Now, the not-so-pleasant baby news.  We've lost 4 goat kids in the last few weeks.  The first was the partial bottle-baby Patience - the favorite of all of us :(  We discovered that her mother was very anemic, corrected that, and were able to stop bottle-feeding her within a few days.  When we felt confident that they were all healthy, we put them back in with the main herd of goats and cows.  Right before the boys and I left on our trip, Caleb found her dead in the pasture, with no obvious explanation.  We know she was still eating well, since we knew her personally Caleb could vouch that she'd been active and healthy, coming to greet him every day up until the day before.  We could only conclude that she'd been stepped or lain on by a cow accidentally.  

Then - one morning a couple weeks ago, Caleb found a dead little doeling, again nothing obvious to see.  We thought "wow, I wonder what happened?!"  And then 2 days later, there was another!  This time, Caleb took it to the lab in Nashville, and they reported the cause of death (and only problem at all) to be multiple skull fractures.  Then, 2 days later it happened again with a little buckling, and we decided that there appears to be a cow targeting the baby goats.  We have our suspicions about a particular steer that has always just had something of an attitude, and we tried to separate him from the herd and verify that way.  Unfortunately, he wouldn't go, and all the cows just got really wound up, running in circles and getting pretty riled, so we just turned all the goats and sheep in with the alpacas in the adjacent paddock.  We have had no deaths since then, so it does indeed seem to have been the cows - but which one?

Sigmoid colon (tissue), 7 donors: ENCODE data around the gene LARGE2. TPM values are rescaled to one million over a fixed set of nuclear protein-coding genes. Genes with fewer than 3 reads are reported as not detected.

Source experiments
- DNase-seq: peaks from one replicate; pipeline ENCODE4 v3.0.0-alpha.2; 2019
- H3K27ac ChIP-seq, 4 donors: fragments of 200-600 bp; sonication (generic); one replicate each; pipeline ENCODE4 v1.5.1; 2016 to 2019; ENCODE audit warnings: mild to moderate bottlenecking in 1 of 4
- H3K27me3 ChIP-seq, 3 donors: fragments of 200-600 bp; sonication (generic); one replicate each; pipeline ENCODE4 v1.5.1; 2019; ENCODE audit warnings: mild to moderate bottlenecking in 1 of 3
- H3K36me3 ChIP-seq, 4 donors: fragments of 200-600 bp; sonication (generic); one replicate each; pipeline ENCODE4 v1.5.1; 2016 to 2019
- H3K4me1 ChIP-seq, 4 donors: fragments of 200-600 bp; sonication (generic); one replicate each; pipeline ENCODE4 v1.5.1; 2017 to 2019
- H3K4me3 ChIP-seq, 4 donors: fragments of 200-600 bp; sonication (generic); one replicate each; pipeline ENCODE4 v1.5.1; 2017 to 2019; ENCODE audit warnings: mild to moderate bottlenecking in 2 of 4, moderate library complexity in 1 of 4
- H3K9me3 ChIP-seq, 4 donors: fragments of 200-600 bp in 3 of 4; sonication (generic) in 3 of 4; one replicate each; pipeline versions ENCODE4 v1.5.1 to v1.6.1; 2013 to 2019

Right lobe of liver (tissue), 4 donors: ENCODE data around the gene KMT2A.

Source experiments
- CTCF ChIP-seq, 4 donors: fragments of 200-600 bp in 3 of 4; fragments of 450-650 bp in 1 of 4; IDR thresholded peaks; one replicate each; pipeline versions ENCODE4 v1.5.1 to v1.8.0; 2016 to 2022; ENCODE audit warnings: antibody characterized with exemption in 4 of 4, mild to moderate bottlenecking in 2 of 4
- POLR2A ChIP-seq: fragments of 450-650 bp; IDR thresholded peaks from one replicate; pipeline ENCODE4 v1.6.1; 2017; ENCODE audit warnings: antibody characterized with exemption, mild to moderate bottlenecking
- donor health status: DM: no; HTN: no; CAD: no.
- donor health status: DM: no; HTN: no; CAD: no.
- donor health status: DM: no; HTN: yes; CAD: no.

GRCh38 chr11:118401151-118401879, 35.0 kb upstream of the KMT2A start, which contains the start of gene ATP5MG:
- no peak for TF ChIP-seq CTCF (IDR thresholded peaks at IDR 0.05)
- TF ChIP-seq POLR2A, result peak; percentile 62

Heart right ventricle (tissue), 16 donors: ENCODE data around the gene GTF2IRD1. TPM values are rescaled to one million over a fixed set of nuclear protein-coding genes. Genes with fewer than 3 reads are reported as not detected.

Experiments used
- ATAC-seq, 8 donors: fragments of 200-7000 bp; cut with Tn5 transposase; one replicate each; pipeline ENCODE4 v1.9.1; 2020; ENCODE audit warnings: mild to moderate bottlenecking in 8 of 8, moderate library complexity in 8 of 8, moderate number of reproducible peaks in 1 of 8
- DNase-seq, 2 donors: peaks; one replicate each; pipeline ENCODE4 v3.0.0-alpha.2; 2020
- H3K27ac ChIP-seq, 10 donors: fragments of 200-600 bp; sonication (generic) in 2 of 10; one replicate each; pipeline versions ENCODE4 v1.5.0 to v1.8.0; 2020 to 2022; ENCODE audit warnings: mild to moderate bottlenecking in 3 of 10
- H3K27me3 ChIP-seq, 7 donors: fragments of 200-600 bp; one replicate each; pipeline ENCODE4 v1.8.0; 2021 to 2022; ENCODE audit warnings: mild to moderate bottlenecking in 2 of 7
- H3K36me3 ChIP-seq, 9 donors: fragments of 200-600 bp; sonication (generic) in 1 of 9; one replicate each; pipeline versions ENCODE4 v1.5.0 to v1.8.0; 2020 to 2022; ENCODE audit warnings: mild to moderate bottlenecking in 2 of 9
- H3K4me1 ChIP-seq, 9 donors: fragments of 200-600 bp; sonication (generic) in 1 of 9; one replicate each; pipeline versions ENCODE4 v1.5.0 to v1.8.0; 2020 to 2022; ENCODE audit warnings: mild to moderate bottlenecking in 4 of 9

The other problem with this "solution" is that it voids our attempt to keep the alpacas healthier by separating them from the "sprinkle-poopers", the goats and sheep (as I've talked about in a previous post).  Temporarily, though, it's the only solution to avoid continued goat losses.  We just have to figure out the next step from here...

 

Comments

Great post again

....glad you figured out the cow-goat wars, hope you find a more durable solution.

mysteries

There is never an end to the detective work you must do, eh? And so proud of Liam and his part in helping you gain some new goslings!

It's always something

Yes, so much of what we do is investigating mysteries, and lot of educated (or semi- or self-educated) guesses.
We still haven't lost any more goats, so it was definitely the cows. If only I could prove it was that steer without sacrificing more goats...